When I ask people whether policing should be ‘evidence based’ everyone says, Yes.
We all seem to agree that what we ask the police (and partners) to do should have the outcomes we want to see – whether that is deterring crime and anti-social behaviour, or bringing criminals to book. We want to know ‘what works’. We want to put our money into measures that make a difference and that means we need ways of evaluating the impact that something is having. Likewise, when the government gives us additional funding for, say, tackling serious crime, they want to know what outcomes we will be looking for and how we intend to evaluate them. There is no point in throwing money at activity that has little or no effect.
This is why our South Yorkshire Violence Reduction Unit (VRU), for example, only gives funding to community projects that are clear about what they want to do and how this can be measured.
I agree with this, though I am not sure it is always as simple as it sounds.
Take road safety. I had a very interesting conversation last week with a local authority officer who has responsibility for road safety, including advising on traffic calming measures, speed limits, road signs and the like.
His budget is very limited and every change brings a cost – the cost, for instance, of putting up a new speed limit sign and the annual cost of keeping it in good order. So he has to prioritise, he builds an ‘evidence base’. He often starts with the number of accidents there have been along a stretch of road. This makes residents very cross. They say, not unreasonably, ‘So we have to have someone killed before we can get the speed limit reduced.’ He also knows – again part of his ‘evidence base’ – that what slows drivers is not so much a reduced speed limit – the evidence suggests that makes 1mph difference – but what drivers see ahead of them. If the road is straight and devoid of hazards, they tend to put their foot down, whatever the signs say. But if they see parked cars ahead or the start of a more built-up area or an island in the centre of the road, they automatically slow down.
When a request comes from a village or part of a town for a reduced speed limit he thinks about this evidence for what causes drivers to slow down. He knows that a sign will have minimal effect, even though residents are overwhelmingly in favour of it. In other words, they might feel safer though there is little or no empirical evidence that says they will be safer. The decision to change a speed limit is often, therefore, a political one, not one with that is evidence based.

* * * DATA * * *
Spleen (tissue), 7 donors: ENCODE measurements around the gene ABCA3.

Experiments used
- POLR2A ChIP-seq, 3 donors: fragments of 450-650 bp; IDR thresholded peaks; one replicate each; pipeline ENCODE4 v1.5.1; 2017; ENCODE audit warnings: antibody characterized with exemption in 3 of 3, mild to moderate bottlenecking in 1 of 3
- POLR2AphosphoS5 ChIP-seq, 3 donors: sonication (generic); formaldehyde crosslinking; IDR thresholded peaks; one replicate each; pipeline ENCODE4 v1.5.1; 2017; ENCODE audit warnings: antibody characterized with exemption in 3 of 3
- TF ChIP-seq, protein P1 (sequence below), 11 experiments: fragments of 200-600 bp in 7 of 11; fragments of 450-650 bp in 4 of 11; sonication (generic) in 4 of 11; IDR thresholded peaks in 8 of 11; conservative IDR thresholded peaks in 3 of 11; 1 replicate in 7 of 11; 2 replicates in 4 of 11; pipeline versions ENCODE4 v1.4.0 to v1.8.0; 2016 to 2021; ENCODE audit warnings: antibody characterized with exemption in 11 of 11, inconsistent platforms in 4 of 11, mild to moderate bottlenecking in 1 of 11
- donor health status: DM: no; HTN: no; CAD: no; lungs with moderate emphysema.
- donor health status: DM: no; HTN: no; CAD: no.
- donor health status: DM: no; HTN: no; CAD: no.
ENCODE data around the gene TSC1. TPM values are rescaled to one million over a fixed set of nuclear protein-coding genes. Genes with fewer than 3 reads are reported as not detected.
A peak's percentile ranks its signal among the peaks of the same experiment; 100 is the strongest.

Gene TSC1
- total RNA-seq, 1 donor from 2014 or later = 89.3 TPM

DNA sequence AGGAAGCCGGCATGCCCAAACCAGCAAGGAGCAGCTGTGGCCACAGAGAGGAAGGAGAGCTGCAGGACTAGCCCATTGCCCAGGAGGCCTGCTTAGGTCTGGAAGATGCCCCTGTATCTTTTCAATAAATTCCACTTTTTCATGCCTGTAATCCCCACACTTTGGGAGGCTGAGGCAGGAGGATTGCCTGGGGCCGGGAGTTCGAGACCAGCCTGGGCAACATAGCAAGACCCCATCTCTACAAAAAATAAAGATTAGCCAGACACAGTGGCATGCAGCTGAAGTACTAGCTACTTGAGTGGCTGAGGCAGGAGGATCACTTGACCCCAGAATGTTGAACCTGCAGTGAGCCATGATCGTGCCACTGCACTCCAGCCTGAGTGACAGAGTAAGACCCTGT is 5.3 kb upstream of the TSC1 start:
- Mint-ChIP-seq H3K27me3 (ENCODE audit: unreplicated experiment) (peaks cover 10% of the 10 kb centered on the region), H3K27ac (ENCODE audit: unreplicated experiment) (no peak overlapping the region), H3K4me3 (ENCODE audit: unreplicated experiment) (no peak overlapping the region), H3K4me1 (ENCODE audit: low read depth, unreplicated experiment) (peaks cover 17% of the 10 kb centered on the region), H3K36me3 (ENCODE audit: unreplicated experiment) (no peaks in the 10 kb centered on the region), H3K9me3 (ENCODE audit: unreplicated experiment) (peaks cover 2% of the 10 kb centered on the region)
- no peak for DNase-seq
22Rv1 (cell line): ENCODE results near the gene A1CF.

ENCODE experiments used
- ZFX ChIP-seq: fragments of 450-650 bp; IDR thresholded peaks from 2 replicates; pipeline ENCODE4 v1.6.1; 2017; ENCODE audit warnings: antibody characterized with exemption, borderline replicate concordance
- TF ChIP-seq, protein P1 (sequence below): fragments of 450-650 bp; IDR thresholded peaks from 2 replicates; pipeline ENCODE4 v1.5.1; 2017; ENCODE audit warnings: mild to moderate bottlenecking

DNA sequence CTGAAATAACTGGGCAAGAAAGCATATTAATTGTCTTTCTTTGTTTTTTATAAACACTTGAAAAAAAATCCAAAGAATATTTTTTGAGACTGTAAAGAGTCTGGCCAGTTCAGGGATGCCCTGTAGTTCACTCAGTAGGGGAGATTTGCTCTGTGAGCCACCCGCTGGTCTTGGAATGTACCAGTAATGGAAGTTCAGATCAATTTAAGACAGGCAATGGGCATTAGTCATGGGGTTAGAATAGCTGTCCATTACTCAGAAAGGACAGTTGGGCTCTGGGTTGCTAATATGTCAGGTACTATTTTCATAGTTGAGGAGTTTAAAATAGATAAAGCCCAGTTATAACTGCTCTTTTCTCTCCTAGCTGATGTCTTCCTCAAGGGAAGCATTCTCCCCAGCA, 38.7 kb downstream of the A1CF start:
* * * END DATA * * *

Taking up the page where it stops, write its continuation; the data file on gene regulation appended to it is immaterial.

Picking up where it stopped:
Or is it? My Police and Crime Plan is quite explicit. It says I want people in South Yorkshire not only to be safe but also to feel safe. There is no reason why measures that help people to feel safe cannot be part of an evidence base. After all, we can measure empirically whether people feel more safe after a speed limit has been reduced from 40 to 30mph, say, just as much as we can measure how many accidents there have been.
A dangerous legacy
Once again we are in lock-down with all it’s rules and restrictions on our liberty. The police will again have to tread that fine line between enforcement that is widely accepted as necessary if we are to get on top of the virus, and enforcement that might be considered heavy handed. Derbyshire police seem once again to have crossed that line too readily by taking action against two women who drove five miles to a beauty spot to take some exercise. But it is not easy for the police when the law and government advice may not be totally aligned.
Fortunately, according to opinion polls, the overwhelming majority of people support the lock-down and therefore will support the police. (79% in a YouGov poll) This is important not just because our way of policing in this country is dependent on the police doing what the public want – policing by consent – but also because last week we had a dramatic illustration in the United States of what happens when members of the public begin to disrespect authority, including the forces of law and order.
President Trump leaves his country with a dangerous legacy.
Brendan Warburton MBE
Congratulations to Brendan Warburton who received an MBE in the New Year honours. Brendan is the head coach at the Sheffield Amateur Boxing Club in Sharrow.
I have been to the club – we gave then some funding – and seen the work he and his staff do. They take young people who might otherwise be adrift in the streets at night, open to temptation and exploitation of many kinds, and give them something purposeful to do and something positive to aim for. Above all they teach the young people to respect themselves and one another, whoever they are and whatever their ethnicity. The honour is well deserved.
I hope you are staying safe and well.